Engaging visual installations react to sound, highlighting unique local aspects of a place.

Ambient sound from vehicle traffic to overheard conversations is an essential component of the urban experience, yet we tend to filter much of it out as we go through our daily lives. While there is a fine line between information and noise, what sits at the middle is rich with meaning and narrative. In an effort to help communicate its significance, designers are experimenting with light as a visual tool for conveying the physical properties of sound.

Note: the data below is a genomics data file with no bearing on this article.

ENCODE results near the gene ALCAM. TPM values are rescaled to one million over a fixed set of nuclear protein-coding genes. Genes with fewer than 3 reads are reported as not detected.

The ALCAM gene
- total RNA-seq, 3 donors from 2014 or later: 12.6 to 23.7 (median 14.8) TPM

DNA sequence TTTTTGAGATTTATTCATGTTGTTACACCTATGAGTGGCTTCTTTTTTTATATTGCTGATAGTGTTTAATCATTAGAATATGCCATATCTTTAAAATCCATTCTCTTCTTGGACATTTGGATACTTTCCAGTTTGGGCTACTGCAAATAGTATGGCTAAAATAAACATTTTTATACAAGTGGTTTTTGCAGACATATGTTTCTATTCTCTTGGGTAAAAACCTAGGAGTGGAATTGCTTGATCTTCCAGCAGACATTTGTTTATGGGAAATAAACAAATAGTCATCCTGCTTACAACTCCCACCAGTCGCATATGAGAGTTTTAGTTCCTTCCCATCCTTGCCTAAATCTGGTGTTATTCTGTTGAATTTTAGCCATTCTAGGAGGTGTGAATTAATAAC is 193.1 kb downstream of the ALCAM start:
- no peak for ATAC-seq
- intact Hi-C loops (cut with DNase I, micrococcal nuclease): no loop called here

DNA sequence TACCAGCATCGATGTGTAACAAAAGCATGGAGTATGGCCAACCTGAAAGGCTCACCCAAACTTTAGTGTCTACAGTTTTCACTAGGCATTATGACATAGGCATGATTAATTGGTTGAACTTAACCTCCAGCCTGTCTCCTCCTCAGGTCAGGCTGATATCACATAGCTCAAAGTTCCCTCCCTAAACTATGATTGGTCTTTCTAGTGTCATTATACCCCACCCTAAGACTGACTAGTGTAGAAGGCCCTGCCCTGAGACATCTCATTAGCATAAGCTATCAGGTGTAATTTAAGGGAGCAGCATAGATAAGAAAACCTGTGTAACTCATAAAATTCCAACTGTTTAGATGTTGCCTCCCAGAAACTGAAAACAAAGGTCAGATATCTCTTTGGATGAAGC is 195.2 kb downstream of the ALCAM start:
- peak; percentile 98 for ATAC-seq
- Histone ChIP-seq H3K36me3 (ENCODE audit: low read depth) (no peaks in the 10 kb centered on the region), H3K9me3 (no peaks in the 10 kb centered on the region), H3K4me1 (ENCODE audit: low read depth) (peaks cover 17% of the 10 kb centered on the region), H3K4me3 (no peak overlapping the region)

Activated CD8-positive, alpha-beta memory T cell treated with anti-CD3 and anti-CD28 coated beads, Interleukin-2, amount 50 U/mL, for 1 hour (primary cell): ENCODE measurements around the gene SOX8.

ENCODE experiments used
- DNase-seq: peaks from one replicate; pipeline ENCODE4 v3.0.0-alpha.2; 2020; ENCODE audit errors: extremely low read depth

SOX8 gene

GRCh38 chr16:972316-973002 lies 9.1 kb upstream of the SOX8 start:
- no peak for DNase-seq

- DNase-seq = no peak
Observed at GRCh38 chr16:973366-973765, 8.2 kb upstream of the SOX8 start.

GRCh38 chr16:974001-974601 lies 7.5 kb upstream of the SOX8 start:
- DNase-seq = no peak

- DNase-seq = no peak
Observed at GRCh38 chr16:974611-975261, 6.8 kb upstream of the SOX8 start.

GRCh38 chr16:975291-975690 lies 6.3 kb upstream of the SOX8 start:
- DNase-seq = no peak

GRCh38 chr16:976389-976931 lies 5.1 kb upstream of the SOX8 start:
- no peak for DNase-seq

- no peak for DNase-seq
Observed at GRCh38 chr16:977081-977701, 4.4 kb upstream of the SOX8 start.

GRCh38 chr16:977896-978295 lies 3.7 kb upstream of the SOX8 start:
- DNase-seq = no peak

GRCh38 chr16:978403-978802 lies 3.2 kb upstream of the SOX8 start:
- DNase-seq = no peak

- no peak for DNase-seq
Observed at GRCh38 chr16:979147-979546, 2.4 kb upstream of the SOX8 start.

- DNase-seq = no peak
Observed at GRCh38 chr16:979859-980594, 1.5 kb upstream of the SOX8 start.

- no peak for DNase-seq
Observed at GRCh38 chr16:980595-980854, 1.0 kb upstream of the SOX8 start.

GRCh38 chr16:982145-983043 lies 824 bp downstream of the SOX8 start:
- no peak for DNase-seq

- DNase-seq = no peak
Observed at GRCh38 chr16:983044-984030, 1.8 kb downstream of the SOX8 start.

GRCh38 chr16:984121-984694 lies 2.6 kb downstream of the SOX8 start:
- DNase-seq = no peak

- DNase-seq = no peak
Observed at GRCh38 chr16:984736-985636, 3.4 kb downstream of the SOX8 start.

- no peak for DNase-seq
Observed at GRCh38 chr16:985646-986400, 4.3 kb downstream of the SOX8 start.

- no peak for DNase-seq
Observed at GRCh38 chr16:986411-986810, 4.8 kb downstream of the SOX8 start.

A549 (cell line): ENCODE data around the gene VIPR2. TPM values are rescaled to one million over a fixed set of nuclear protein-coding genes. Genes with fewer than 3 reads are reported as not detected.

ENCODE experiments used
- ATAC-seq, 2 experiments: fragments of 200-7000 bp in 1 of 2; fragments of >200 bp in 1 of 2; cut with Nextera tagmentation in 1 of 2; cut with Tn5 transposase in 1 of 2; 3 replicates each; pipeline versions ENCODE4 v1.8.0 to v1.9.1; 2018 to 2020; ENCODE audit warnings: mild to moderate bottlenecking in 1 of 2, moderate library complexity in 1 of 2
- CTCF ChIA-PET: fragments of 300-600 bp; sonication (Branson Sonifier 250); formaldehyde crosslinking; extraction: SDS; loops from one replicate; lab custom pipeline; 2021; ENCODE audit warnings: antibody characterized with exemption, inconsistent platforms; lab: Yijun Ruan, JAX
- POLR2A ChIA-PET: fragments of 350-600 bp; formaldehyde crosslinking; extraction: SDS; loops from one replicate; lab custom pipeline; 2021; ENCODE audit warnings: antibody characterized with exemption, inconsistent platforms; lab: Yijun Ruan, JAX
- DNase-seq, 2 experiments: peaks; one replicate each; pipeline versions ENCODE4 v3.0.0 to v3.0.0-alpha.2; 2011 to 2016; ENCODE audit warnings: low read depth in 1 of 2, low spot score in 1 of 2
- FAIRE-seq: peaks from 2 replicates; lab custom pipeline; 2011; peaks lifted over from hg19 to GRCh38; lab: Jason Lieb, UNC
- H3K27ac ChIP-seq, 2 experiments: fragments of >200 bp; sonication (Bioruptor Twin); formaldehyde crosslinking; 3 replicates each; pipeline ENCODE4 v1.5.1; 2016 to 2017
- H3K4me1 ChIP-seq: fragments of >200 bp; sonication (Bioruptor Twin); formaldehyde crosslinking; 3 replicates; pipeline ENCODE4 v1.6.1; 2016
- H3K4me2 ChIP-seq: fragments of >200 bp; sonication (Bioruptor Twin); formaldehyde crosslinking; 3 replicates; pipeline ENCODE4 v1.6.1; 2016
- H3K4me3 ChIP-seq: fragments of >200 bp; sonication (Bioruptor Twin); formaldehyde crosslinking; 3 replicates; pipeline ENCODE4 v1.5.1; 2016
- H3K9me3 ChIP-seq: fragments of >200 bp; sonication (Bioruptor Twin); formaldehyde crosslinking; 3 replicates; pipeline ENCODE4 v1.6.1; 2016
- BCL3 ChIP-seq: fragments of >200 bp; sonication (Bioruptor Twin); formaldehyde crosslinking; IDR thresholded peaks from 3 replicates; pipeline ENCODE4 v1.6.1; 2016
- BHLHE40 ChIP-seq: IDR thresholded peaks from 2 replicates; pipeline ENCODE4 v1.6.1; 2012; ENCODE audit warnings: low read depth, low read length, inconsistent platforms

Whether taking place at an art gallery in the Netherlands or under a noisy bridge in Brooklyn, New York, PSFK Labs has noticed a trend we are calling Sound Syncing that explores how these synced lighting and sound projects help people experience places and the people within them in new and engaging ways. By visually capturing the physical qualities of sound  these displays highlight local aspects of a place, tell compelling stories and bring people together around shared, interactive experiences. Brett Renfer, Senior Technologist with architecture and design firm Rockwell Group, echoed this sentiment during our conversation, saying “I think reacting to ambient noise in a cityscape really gets people to think about their environment in a really different way. I think light is a great way to connect with because it’s so immediate.”

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